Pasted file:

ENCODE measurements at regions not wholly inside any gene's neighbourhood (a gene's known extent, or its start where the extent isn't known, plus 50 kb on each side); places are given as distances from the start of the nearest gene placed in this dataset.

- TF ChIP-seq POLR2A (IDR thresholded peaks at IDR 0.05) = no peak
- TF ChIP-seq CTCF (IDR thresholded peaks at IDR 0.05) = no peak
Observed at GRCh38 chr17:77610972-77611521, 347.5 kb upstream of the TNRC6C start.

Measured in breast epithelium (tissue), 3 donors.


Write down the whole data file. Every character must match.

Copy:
ENCODE measurements at regions not wholly inside any gene's neighbourhood (a gene's known extent, or its start where the extent isn't known, plus 50 kb on each side); places are given as distances from the start of the nearest gene placed in this dataset.

- TF ChIP-seq POLR2A (IDR thresholded peaks at IDR 0.05) = no peak
- TF ChIP-seq CTCF (IDR thresholded peaks at IDR 0.05) = no peak
Observed at GRCh38 chr17:77610972-77611521, 347.5 kb upstream of the TNRC6C start.

Measured in breast epithelium (tissue), 3 donors.